Monday, March 13, 2017

No Centennial Celebration Of Either Revolution In Russia

There will be no celebration in Russsia of the centennial of either the February Revolution (March in Gregorian calendar) or the Great October Socialist Revolution (November in Gregorian calendar).  During the Soviet period there never were celebrations of the February revolution, per se, as it was superseded by the October one,  although it was de facto celebrated in that the anniversary of its begining, March 8 in Gregorian calendar, was and is International Womens' Day, and I have posted on that previously here.  The irony is that this link is a major reason why that day is not generally celebrated in the US, indeed, is not widely known thanks to anti-communist hysteria in the 1950s.

One might have thought that perhaps Vladimir Putin might have been interested in uplifting the February Revolution as overcoming weak tsardom.  But apparently he likes to glorify the tsarist regime from the period of its strong tsars, not the weak and pathetic Nicholas II who could not avoid having his government fall, pathetic loser wimp.  And pretty much the same goes for Alexander Kerensky, whose form of government partly resembled what is in place now, a more or less democratically elected Duma, but no president with strong powers.  But Kerensky was another pathetic wimp loser who could not maintain power and got overthrown, nothing to celebrate there!

Then we have the big one, which was always celebrated as the biggest holiday of the year (followed by May Day and Victory Day, May 9, which does get celebrated now), November 7.  But no, the problem being that while Lenin was strong, he was down on the Russian Orthodox Church, and that entity is now a major supporter of Putin's and a major component of his power base, also a supporter of his various shenanigans abroad, all of this part of making Russia great again like in the days of teal tsars like Peter the Great and Catherine the Great.  So, Lenin is not to be remembered either .  The bottom line is that there is nobody from 1917 that Putin can view as a heroic leader with whom he can identify and praise.  Better to forget the whole thing, although apparently in December he appointed a committee to organize some academic seminars about all of it.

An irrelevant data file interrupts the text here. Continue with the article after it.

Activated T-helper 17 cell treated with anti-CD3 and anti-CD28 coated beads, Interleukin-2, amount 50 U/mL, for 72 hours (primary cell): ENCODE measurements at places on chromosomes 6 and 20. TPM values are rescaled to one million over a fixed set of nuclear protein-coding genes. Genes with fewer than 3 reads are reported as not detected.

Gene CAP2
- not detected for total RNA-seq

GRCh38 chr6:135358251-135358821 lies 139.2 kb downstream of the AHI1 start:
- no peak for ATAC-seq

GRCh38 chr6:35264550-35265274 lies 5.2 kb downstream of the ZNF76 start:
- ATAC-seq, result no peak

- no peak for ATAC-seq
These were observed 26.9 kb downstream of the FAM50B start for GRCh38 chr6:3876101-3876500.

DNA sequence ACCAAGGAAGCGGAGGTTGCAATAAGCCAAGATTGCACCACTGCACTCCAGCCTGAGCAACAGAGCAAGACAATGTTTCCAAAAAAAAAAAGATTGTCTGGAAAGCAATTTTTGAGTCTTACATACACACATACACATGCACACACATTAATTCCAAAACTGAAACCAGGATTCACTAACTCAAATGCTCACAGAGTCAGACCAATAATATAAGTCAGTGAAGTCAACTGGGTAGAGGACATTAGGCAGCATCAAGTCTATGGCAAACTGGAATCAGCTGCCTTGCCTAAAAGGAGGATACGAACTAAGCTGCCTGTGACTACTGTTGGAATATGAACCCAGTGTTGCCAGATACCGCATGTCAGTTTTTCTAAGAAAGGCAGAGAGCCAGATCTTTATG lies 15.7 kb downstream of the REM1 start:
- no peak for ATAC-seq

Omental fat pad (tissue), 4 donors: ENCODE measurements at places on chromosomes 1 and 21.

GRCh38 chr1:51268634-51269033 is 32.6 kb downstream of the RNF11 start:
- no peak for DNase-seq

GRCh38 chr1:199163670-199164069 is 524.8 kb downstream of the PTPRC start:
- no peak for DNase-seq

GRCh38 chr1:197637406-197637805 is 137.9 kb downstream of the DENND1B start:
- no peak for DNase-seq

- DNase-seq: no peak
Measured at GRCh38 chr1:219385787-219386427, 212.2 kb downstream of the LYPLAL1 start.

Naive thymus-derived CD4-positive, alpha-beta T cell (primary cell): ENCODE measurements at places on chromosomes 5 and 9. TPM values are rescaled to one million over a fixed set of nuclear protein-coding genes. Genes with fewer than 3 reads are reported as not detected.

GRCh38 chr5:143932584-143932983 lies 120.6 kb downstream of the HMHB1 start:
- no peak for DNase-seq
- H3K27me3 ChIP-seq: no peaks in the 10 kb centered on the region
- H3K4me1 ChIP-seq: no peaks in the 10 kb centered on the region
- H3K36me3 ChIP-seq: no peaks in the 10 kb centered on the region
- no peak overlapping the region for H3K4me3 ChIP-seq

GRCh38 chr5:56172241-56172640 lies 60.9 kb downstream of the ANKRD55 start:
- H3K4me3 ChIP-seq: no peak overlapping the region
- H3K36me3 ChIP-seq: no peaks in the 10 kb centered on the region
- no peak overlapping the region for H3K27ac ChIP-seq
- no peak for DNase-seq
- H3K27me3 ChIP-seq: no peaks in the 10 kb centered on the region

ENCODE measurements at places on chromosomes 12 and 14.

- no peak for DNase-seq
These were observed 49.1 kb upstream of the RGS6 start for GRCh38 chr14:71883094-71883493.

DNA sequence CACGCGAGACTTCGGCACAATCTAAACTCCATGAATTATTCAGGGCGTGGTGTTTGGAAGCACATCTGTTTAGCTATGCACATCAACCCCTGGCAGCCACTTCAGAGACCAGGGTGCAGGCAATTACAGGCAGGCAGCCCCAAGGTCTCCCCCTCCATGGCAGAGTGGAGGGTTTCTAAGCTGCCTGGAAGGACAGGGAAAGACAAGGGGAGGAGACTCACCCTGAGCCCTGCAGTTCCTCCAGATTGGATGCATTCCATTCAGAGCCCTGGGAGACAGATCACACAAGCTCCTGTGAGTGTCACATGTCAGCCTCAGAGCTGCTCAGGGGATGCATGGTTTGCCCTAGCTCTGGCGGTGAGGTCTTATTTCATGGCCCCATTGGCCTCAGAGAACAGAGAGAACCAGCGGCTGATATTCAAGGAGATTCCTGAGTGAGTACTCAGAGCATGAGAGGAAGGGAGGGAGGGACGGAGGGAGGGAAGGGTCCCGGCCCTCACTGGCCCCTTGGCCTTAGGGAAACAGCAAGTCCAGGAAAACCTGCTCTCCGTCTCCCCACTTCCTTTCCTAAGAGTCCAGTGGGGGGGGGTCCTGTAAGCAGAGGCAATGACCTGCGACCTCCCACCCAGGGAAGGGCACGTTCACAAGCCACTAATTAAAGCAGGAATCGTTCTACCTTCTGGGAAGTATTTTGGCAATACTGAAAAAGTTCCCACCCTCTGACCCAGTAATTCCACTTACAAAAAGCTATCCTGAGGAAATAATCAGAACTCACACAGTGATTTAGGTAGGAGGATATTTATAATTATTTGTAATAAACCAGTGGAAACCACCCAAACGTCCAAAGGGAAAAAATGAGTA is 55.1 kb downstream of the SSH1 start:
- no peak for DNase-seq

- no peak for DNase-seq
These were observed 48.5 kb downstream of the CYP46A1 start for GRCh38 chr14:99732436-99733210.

Of course there is the odd matter of Stalin, whom Putin has been quietly rehabilitating even to the point of allowing statues of him to be built in certain locations, if not in Moscow.  There remain obvious problems with putting Old Joe up too much, but Putin has definitely glommed onto World War II big time as the great and glorious event, the Great Patriotic War that was the glory of Russia (and the former Soviet Union), and so Stalin must be given credit as the great leader of that.  He even gets a bit of a pass from the Church in a way that Lenin does not.  Although mostly Stalin suppressed the Church, at the lowest depths of the war when the Nazis were at the gates of Moscow, Stalin brought Church leaders in and drew on them to encourage Russian people to support the war effort as a nationalist enterprise.  So, Stalin gets more acceptance from them than does Lenin who never did anything for the Russian Orthodox Church beyond making it become heroic through persecution.

Barkley Rosser

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